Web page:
Friday, April 16, 2010

In Their Shoes

Everyone knows the old saying... about walking a mile in someone's shoes before you judge them.

I've always thought of that saying as some sort of Jean Valjean situation. As you may recall, this Les Mis protagonist steals a loaf of bread and is then incarcerated in pseudo-revolutionary-but-not-the-one-you-think France. I always thought - how can you judge a hungry man for stealing a loaf of bread? That seemed like a reasonable application of the idiom. Petty theft. Other appropriate areas seem to be abortion, divorce, running-away-at-the-alter, and so on. These all shared the quality of being potential moral landmines with more complexity than can be easily dismissed with a rapid judgment. I'm not sure everyone would agree with me (particularly on #1) but I somehow saw them as distinct from something like adultery or rape or murder, where in most cases (one might argue murder-as-self-defense) it is pretty hard to see how you could ever justify the behavior, regardless of circumstance.

But, the funny thing about the old saying is that it seems to be most potent in much murkier, much less morally-complex situations. Take, for example, the situation of being put in a new role at work. Maybe it's sales. or HR. or even CEO. Most of us, at some point or another, and probably for good reason, have criticized the people doing the layoffs, or the people driving the bus, or the people trying to close the deals. We see their decisions and determine, from our vantage point, that they are behaving irrationally. Why lay off Bob? Why set this product direction? Why can't you close that "easy" deal? Implied in the critique is that in their position, I could do better.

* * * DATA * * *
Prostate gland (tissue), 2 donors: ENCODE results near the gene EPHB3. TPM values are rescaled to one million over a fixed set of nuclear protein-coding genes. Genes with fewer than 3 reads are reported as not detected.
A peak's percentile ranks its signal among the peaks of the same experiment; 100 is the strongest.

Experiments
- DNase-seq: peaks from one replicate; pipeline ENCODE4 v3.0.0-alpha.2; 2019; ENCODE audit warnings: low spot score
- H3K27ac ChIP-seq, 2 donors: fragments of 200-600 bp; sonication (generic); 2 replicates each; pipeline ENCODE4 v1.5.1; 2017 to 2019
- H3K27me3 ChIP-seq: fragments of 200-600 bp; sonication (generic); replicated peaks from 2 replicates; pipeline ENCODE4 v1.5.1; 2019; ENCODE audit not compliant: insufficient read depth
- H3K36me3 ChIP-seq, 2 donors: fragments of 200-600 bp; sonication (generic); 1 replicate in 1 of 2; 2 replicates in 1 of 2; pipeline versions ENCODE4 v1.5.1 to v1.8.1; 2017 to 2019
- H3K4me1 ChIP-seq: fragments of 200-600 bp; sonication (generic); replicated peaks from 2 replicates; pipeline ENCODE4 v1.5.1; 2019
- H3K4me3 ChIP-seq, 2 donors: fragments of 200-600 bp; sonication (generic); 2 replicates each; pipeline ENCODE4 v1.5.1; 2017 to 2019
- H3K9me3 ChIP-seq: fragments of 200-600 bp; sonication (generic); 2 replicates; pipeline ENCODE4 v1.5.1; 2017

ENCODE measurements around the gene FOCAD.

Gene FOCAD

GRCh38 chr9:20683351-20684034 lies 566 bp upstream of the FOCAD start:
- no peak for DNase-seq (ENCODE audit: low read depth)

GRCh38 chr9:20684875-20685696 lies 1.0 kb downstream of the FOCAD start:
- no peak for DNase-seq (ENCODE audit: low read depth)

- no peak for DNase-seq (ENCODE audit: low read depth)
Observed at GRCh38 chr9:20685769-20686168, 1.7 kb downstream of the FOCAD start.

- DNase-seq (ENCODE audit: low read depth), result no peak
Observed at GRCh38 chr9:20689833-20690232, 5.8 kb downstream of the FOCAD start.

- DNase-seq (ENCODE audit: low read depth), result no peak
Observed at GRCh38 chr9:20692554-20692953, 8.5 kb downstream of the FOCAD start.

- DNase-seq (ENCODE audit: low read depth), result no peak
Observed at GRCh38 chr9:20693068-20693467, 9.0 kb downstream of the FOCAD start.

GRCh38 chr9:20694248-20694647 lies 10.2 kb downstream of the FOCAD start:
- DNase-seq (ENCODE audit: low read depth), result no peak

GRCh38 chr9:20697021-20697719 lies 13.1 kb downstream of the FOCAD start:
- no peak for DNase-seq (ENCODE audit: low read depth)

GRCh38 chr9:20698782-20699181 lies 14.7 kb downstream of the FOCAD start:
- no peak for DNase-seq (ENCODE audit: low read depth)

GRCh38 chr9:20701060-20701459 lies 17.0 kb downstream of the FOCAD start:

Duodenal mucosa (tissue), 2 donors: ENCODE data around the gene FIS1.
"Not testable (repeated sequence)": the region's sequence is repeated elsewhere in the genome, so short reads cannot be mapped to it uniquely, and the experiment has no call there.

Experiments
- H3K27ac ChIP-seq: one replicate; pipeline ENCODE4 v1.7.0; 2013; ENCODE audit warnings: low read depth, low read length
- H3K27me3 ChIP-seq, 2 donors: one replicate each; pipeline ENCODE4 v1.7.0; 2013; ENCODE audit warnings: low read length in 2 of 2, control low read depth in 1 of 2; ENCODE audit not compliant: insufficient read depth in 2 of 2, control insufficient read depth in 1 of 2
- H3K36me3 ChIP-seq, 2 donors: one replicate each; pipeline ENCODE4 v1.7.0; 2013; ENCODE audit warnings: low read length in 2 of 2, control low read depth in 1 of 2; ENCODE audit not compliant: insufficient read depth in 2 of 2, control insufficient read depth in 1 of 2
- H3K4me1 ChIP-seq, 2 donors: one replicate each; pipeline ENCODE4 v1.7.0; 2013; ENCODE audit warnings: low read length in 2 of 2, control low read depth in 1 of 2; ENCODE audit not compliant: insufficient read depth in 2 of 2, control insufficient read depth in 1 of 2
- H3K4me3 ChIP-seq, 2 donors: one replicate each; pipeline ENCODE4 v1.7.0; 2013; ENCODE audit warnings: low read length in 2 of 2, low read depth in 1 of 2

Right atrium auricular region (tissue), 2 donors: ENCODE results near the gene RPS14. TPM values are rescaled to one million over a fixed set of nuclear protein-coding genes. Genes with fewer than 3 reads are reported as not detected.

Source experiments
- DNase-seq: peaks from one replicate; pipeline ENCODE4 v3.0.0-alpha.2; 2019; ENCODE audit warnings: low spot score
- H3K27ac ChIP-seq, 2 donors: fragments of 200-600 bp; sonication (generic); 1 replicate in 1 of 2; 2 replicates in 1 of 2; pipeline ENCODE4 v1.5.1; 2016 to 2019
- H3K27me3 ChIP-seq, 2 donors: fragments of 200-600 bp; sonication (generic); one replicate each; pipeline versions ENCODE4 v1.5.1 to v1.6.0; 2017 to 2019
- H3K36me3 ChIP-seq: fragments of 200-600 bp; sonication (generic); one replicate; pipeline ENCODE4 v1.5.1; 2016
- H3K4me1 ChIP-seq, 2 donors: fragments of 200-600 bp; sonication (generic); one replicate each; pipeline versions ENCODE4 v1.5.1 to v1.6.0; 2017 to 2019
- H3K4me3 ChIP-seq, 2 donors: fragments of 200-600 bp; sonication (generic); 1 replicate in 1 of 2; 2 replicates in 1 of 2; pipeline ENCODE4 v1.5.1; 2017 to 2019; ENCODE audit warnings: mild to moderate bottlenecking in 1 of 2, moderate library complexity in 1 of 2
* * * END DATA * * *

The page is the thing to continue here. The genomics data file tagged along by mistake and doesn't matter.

Here's the kicker, though. Over and over again, when you get to sit in that chair, it is remarkable how sensible those decisions become. When you have to consider that 15% NEED to be laid off. When you consider that sales is a real crap shoot, even in the best of times. When you consider that the CEO decisions are not point-in-time but ongoing tradeoffs of more factors than you can possibly imagine. You find yourself walking the same walk and talking the same talk, because the situation forces it. Because the obvious optimizations, from the outside, are remarkably impossible once you're in that chair. Because you don't have the luxury of ignoring "everything else" that might complicate the situation.

It is often called "going native." But, it is unavoidable. If there are only grubs to eat, you eat the grubs and don't hold out for peanut butter.

I'm trying to take the old idiom to heart and judge people less. Not just on the big things, but also on these behaviors which may seem insane or misguided on the outside, but on the inside are almost unavoidable. I'm trying to give someone the benefit of the doubt, and say maybe there's some factors at play which I just cannot see...

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